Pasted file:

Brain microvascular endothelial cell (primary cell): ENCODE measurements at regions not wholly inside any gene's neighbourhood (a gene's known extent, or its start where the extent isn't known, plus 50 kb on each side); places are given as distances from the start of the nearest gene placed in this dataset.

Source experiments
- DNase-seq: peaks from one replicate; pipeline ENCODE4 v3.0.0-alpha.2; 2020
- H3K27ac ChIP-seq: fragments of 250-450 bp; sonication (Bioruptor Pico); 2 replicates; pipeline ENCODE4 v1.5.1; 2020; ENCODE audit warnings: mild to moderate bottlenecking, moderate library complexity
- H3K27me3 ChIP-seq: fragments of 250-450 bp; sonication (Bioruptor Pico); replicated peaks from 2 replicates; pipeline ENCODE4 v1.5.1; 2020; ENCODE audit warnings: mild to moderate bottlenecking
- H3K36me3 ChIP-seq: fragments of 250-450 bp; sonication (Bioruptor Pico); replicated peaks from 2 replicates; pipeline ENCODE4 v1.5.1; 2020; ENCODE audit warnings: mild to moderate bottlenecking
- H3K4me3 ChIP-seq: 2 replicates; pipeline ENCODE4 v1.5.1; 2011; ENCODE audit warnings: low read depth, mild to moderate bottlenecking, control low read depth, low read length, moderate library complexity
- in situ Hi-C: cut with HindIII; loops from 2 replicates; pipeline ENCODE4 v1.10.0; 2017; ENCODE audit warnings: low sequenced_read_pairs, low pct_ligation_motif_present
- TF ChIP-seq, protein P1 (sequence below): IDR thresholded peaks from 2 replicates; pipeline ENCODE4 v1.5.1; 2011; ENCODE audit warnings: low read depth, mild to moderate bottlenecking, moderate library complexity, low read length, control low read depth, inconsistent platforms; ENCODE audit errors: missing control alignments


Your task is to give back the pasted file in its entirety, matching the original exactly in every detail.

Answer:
Brain microvascular endothelial cell (primary cell): ENCODE measurements at regions not wholly inside any gene's neighbourhood (a gene's known extent, or its start where the extent isn't known, plus 50 kb on each side); places are given as distances from the start of the nearest gene placed in this dataset.

Source experiments
- DNase-seq: peaks from one replicate; pipeline ENCODE4 v3.0.0-alpha.2; 2020
- H3K27ac ChIP-seq: fragments of 250-450 bp; sonication (Bioruptor Pico); 2 replicates; pipeline ENCODE4 v1.5.1; 2020; ENCODE audit warnings: mild to moderate bottlenecking, moderate library complexity
- H3K27me3 ChIP-seq: fragments of 250-450 bp; sonication (Bioruptor Pico); replicated peaks from 2 replicates; pipeline ENCODE4 v1.5.1; 2020; ENCODE audit warnings: mild to moderate bottlenecking
- H3K36me3 ChIP-seq: fragments of 250-450 bp; sonication (Bioruptor Pico); replicated peaks from 2 replicates; pipeline ENCODE4 v1.5.1; 2020; ENCODE audit warnings: mild to moderate bottlenecking
- H3K4me3 ChIP-seq: 2 replicates; pipeline ENCODE4 v1.5.1; 2011; ENCODE audit warnings: low read depth, mild to moderate bottlenecking, control low read depth, low read length, moderate library complexity
- in situ Hi-C: cut with HindIII; loops from 2 replicates; pipeline ENCODE4 v1.10.0; 2017; ENCODE audit warnings: low sequenced_read_pairs, low pct_ligation_motif_present
- TF ChIP-seq, protein P1 (sequence below): IDR thresholded peaks from 2 replicates; pipeline ENCODE4 v1.5.1; 2011; ENCODE audit warnings: low read depth, mild to moderate bottlenecking, moderate library complexity, low read length, control low read depth, inconsistent platforms; ENCODE audit errors: missing control alignments